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Ukraine invasion: Where are Ukraine’s refugees going?

Families have been torn apart as women and children are given priority at congested border crossings.

Many Ukrainian men – father, brothers and husbands between 18 and 60 who are of fighting age – have been urged to stay behind and defend their country.

Some women are leaving their children at the border to return home and protect their country with their husbands, the UN refugee agency (UNHCR) said.

This could become the “biggest refugee crisis this century”, the UN has said, predicting that as many as four million people could leave.

Who is leaving? 

“It is women, children and the elderly that have been escaping and seeking protection with literally only small pieces of luggage and the clothes on their backs,” said Christine Pirovolakis, UNHCR senior external relations officer.

She said it was proving to be a “challenge”, with psychological support being offered to women and children as they cross borders “because they have been traumatised by what is happening”.

Asked how many children are being left at the border by their mothers, she replied: “We don’t know, but the UNHCR is at the border and is looking after all unaccompanied children that are crossing and ensuring that they are protected, that the national authorities are looking to put them in protection services and that they are being cared for.

“The next step will of course be family reunion, and in these circumstances, the situation is changing all the time.”

Where are they going?

Ukrainian refugees will get the right to live and work in the EU for up to three years.

As of March 24, over two million have arrived in Poland. The EU member’s geographical and cultural closeness make it the destination of choice for people fleeing the war.

A number of those who flee move on to nations beyond the country they enter first after leaving Ukraine.

Other countries to have taken in refugees, according to the UNHCR, include

  • Poland has taken in 2,144,244 refugees
  • Romania 555,021
  • Moldova 371,104
  • Hungary 324,397
  • Russia 271,254
  • Slovakia 256,838
  • Belarus 4,938
  • The U.S. will take in up to 100,000 Ukrainian 

How are refugees leaving Ukraine?

People arrive at a help center organized by volunteers, following Russia’s invasion of Ukraine, in Bydgoszcz, Poland, March 10, 2022.  (Roman Bosiacki/Agencja Wyborcza.pl via REUTERS )

Trains heading towards Ukraine’s border have been packed, and there have been long queues of traffic on roads leading out of the country.

Refugees don’t need all their official documents, but it is helpful if they can provide provide identification cards or passports, birth certificates of children travelling with them and and medical documentation.

To get refugee status, they need to be Ukrainian citizens or people legally living in Ukraine, such as foreign students.

There have been reports of people from African countries being prevented from leaving Ukraine.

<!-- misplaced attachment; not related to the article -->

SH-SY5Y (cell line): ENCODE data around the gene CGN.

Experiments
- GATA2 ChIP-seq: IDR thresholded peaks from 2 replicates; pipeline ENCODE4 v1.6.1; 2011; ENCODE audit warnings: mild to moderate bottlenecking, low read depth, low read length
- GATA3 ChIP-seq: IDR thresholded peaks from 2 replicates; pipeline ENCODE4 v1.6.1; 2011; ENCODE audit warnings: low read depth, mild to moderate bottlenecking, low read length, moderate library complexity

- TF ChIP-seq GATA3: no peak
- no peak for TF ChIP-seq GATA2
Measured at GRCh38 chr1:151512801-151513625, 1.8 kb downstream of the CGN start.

What help are countries offering refugees?

In countries bordering Ukraine, refugees can stay in reception centers if they can’t stay with friends or relatives. They are given food and medical care, and information about onward travel.

The EU has granted Ukrainians who flee the war a blanket right to stay and work throughout its 27 member nations for up to three years. 

They will also receive social welfare and access to housing, medical treatment and schools.

The government of Poland, which has received the highest number of refugees, has said it will need more money than the EU is currently offering in order to host the number of people arriving there.

Moldova, which has by far the largest concentration of refugees per capita, has also appealed for international help in dealing with the numbers arriving.

Discrimination claims at borders

Refugees fleeing Russia’s invasion of Ukraine arrive in Korczowa, Poland, on March 2, 2022.
 Beata Zawrzel/NurPhoto via Getty Images

There have been allegations that people are facing discrimination at borders, with some black students describing segregated gates for Ukrainians and non-white people.

Tokunbo Koiki, a 40-year-old social worker, said she has been in touch with black students who were terrified.

“People said they were pushed, sent back and physically assaulted on both sides of the border in Ukraine, Romania and Poland,” she said.

Gagandeep Singh, who went to Kharkiv to study for a university course, claimed he faced discrimination at the Medyka border crossing in Poland: “There were two organised lines. One was for white people, and the other for everyone else.”

Before he entered Poland, he said that one of the Ukrainian border guards covertly told him that the policy was “one foreigner for every 15 Ukrainians”.

Ravinder Singh, chief executive of humanitarian charity Khalsa Aid, shared a video that showed a large group of Indian students being prevented from entering Poland, calling it “absolute racism”.

However the Polish ambassador to the UN, Krzysztof Szczerski, has previously said any claims of racism or religion-based discrimination at Poland’s border are “a complete lie and a terrible insult to us”.

Ms Pirovolakis said “all the national governments have assured UNHCR that all the borders will remain open to everyone”.

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